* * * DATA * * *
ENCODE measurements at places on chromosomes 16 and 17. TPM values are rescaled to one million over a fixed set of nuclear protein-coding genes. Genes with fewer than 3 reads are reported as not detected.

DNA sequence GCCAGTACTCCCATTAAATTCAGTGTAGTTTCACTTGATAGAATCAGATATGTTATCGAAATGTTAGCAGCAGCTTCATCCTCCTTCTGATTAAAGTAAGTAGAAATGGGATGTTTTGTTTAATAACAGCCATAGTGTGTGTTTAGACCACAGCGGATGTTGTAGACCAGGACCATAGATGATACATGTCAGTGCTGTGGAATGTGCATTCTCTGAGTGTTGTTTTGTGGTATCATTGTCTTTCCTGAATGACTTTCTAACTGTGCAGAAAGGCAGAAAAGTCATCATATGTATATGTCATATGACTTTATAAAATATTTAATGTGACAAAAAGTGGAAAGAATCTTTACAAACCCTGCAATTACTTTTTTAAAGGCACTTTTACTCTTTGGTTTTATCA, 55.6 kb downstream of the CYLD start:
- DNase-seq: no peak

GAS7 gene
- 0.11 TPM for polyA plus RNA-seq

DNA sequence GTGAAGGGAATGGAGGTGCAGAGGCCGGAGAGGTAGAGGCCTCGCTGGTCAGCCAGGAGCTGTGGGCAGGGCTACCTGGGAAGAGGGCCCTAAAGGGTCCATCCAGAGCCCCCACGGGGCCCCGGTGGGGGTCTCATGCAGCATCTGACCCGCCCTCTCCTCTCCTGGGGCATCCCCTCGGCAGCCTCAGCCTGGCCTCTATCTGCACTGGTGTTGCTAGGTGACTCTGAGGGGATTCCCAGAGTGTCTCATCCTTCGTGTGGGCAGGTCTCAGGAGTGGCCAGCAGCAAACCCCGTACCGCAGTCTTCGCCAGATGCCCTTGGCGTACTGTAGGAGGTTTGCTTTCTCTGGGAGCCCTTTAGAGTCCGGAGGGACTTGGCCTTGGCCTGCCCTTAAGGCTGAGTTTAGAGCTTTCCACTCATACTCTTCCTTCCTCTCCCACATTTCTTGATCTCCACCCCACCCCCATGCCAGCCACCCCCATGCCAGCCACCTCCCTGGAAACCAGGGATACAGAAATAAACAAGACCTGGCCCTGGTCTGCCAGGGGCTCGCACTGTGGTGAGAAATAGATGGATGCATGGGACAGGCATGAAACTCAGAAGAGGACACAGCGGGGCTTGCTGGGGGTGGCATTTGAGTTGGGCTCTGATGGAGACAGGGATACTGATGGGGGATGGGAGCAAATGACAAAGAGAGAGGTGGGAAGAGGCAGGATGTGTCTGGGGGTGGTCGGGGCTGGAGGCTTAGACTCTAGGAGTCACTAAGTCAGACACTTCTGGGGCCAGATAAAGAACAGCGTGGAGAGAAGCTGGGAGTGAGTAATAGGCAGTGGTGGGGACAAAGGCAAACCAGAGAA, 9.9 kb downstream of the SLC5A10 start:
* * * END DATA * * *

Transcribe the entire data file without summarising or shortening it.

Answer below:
ENCODE measurements at places on chromosomes 16 and 17. TPM values are rescaled to one million over a fixed set of nuclear protein-coding genes. Genes with fewer than 3 reads are reported as not detected.

DNA sequence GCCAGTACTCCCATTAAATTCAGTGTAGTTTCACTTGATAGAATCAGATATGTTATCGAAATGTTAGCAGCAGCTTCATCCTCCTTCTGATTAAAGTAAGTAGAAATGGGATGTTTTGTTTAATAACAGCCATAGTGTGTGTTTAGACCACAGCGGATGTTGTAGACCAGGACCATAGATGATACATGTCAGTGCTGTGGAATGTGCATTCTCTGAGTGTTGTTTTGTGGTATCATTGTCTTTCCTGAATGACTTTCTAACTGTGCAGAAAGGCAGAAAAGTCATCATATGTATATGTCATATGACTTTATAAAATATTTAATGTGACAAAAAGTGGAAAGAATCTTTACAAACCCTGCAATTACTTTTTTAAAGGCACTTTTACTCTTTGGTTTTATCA, 55.6 kb downstream of the CYLD start:
- DNase-seq: no peak

GAS7 gene
- 0.11 TPM for polyA plus RNA-seq

DNA sequence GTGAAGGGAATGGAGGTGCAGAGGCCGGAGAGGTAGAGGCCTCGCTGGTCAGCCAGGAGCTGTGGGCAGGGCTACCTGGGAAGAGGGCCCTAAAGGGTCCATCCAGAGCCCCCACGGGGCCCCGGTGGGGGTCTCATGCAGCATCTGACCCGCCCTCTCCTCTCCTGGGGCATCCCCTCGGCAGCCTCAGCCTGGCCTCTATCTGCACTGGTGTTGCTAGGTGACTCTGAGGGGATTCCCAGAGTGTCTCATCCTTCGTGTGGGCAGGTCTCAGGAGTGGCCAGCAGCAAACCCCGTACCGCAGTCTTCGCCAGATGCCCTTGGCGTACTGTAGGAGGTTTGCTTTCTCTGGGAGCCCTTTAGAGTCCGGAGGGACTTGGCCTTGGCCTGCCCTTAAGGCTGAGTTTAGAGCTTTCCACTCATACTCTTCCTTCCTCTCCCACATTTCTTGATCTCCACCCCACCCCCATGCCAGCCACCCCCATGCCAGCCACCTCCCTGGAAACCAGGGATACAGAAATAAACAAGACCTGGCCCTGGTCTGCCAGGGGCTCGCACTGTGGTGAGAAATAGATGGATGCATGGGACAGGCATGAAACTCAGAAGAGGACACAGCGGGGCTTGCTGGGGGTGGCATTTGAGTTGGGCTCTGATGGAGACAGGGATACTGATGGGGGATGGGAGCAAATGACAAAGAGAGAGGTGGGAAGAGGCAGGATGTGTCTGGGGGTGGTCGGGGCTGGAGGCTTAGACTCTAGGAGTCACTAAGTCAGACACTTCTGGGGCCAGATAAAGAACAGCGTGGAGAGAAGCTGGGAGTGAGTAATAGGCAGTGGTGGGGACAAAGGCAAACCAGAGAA, 9.9 kb downstream of the SLC5A10 start: